Well, If I were referring to a movie, then you would be right. However, I am applying the term to a RPG so the term has a slightly different meaning. Look at http://www.rpg.net/columns/soap/soap116.phtml as an example. Within the context of RPGs, high concept games are ones with unusual or unique settings or premises that deviate from rpg genre conventions. I classified Shard as a high concept RPG because the setting is quite unusual, even when ignoring the furry elements (no metal, living on shards of a planet etc). The same is true for Eclipse Phase, which creates a mind/body divide for PCs and other transhumanist themes.

  7. “I am America and so can you” is perfect in audiobook.

  8. Sounds like someone in the RPG world started using the Hollywood phrase wrong so now it’s supposedly okay. I can point to a hundred URLs where people make the same grammatical error as I have made. To do so does not prove the grammatical error is correct. There’s nothing in the phrase “high concept” that connotes “deviation from convention.”

  9. Author

    The great thing about English is that it changes so easily. If enough people start using a term with a different meaning then it takes on that meaning. Look at this part of the wiki entry:

    “In music, it has been applied to artist’s works that go outside the boundaries of normal standards, e.g. the “boy-girl” dynamic in pop music. Examples of this would be “Kings of the Wild Frontier” and “Prince Charming” by the band Adam and the Ants, which include themes from 19th Century history and Native American history. The works of bands such as T.Rex, Pink Floyd, and Blur have also been described as high-concept. Again, pop music that goes past the standard topics of love or romance seems to qualify for this description.”

    If you replace music with RPGs, then it works fine.

  10. I would play a Pink Floyd RPG, but only if Tom was GMing.

  11. What about a King Crimson RPG?

  12. Hey, Ross. I’m one of the folks who played in your Candlewick Manor and Wild Talents sessions at GenCon. Glad I decided to check out your webpage as the podcasts are really well done and semi-addictive. I’m now eager to hear more about this Night Shift scenario. Mad props, etc.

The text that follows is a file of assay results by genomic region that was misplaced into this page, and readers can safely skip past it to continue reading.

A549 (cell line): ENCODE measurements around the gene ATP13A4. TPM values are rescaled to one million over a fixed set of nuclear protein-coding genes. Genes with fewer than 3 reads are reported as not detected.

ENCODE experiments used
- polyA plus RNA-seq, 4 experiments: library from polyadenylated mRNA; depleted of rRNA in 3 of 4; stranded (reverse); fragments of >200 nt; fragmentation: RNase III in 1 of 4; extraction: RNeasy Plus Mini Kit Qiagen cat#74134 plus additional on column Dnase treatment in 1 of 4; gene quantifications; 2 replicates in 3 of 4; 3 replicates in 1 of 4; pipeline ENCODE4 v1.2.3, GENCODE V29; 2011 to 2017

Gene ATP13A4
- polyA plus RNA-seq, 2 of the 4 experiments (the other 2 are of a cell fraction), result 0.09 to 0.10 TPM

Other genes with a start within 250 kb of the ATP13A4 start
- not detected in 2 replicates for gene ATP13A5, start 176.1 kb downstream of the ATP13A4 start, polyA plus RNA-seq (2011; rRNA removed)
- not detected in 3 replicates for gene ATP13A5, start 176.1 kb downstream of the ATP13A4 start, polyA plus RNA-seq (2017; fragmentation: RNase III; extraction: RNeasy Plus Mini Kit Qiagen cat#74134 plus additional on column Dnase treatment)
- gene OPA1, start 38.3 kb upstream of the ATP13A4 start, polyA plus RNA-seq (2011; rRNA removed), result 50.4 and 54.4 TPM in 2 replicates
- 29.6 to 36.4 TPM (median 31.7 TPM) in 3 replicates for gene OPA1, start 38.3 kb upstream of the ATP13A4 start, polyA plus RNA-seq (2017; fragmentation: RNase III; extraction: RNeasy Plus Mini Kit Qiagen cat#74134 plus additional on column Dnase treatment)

13. I am severely disappointed by you encouraging GMs to not follow the event host policies in regards to things like tickets. I know I’d be a little annoyed if I paid two generics to get into your game (or bought an actual ticket) and you let the idiot next to me into the game with only one generic. I sincerely doubt that I will ever bother listening to your podcast again.

  14. Author

    No one goes to Gencon thinking “oh boy I’m going to trick GMs into letting me into their games with only 1 generic ticket instead of 2! I’ll save 2 bucks through this skulduggery!” I only let in a few people who didn’t have the right amount of tickets and that was due to administrative errors on the part of the Gencon staff. The players could not get their hands on tickets because of factors outside their own control.

    Gencon costs quite a bit of cash to attend and the costs of the tickets are quite minor compared to that. If you manage to show up on time for one of my games, I’ll let you in unless I am totally overwhelmed with players who pre-bought their tickets for that specific game.

    Gencon is about having fun playing games and I think it’s wrong to deny someone that fun for something outside of their control, ESPECIALLY since I did NOT deny ANY gamer who DID have a legit ticket.